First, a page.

George Bernard Shaw liked the tidy approach
Are we able to think clearly when surrounded by mess because chaos is inherent in all our minds, even those of the great writers and thinkers, asks Clive James.
The great thing about this slot is that I can pontificate. But a wise pontificator should always remember that he won't solve a global problem in 10 minutes, or even do much more than usefully touch on it in 10 hours. There are two main reasons for that. One reason is that the global problems are, by their nature, devilishly complicated. But everyone knows, or should know, that.
The other reason is less obvious, because it lies within the nature of the pontificator. He, or she - in my case he - speaks with a special pontificating voice: integrated, judicious even in its doubts, purporting to contain the distilled wisdom of a lifetime's experience. Almost always, I suspect, this voice is at odds with the personality from which it emerges, and in my case the discrepancy is so glaring that even I can spot it.
As I prepare this script, tapping away at the keyboard as Socrates might have done if he had owned a PC, it seems to me that my brain is at my fingertips, with all its scope and knowledge. But then, after looking up at the screen and noticing that the last two sentences are all in capitals and include various chemical formulae for substances unknown to science, I bounce my forehead off the desk and make the supreme mistake of looking around my room.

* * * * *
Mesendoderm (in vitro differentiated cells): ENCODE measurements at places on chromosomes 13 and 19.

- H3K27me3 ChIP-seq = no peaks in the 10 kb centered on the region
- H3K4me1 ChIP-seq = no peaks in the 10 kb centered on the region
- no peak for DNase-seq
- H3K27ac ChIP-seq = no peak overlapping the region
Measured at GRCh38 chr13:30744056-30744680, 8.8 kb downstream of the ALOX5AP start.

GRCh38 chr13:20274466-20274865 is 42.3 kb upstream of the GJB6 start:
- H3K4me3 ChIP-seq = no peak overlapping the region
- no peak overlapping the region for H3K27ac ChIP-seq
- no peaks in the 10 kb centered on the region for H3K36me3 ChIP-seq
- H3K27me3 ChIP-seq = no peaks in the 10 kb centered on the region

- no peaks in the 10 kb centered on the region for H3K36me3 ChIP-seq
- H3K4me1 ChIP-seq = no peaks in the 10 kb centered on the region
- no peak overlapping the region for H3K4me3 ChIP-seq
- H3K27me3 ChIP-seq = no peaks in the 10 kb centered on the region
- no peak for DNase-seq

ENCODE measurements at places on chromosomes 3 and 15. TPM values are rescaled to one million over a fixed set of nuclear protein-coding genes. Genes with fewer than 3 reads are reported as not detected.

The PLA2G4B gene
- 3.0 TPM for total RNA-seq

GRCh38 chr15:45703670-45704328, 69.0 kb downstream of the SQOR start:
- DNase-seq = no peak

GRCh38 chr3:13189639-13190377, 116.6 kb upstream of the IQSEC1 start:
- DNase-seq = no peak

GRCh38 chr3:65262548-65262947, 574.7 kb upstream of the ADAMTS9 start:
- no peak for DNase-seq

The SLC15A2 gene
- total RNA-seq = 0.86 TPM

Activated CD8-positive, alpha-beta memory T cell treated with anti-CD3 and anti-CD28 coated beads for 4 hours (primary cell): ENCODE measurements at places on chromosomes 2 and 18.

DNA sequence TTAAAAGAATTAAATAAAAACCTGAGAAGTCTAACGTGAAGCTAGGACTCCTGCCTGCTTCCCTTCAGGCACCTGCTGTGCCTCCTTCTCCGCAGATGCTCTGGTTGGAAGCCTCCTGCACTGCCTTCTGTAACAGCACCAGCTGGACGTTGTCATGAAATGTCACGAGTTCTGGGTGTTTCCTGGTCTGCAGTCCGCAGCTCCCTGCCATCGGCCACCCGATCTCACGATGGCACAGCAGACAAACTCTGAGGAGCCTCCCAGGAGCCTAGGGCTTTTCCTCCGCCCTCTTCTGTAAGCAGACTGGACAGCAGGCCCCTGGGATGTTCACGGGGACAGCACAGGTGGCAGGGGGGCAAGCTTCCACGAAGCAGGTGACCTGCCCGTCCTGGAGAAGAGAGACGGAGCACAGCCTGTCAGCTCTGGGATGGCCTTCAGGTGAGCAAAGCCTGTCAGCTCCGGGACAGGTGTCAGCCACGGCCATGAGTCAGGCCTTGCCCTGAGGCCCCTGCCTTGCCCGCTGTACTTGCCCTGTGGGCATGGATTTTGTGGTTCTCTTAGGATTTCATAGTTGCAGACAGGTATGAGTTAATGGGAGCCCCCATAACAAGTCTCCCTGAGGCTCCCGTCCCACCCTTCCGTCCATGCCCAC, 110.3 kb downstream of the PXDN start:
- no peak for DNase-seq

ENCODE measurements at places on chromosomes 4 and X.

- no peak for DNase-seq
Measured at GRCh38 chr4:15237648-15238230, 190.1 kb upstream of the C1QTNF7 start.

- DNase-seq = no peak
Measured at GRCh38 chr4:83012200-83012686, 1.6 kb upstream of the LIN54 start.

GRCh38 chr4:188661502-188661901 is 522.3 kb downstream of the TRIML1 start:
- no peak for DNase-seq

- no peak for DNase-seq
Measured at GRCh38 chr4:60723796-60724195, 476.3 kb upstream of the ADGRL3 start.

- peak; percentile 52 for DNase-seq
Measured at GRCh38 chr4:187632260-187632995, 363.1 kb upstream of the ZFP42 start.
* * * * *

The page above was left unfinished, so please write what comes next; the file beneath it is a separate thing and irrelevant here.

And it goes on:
It's in chaos. The pontificator with plans for fixing the world can't organise his own desk, and as for what lies beyond the desk, forget about it. The evidence that I've spent years forgetting about it is all out there. Piles of old newspapers and magazines. Stacks of box files containing folders containing memos about the necessity to buy more folders and box files. Hundreds of books uselessly hidden behind hundreds of other books. A small statue of a Sumo wrestler, or else a life-sized statue of a small Sumo wrestler. A bag of random receipts that my accountant might have found quite useful in their year of origin, 1998.
But let's start with the desk. Or rather, let's not. The desk is too much. Little of its surface is visible through piled notebooks and shuffled papers. But observe this vertically striped earthenware mug full of ball-point pens. If the phone rings with information I must take down, I reach for one of these pens and find that it does not work.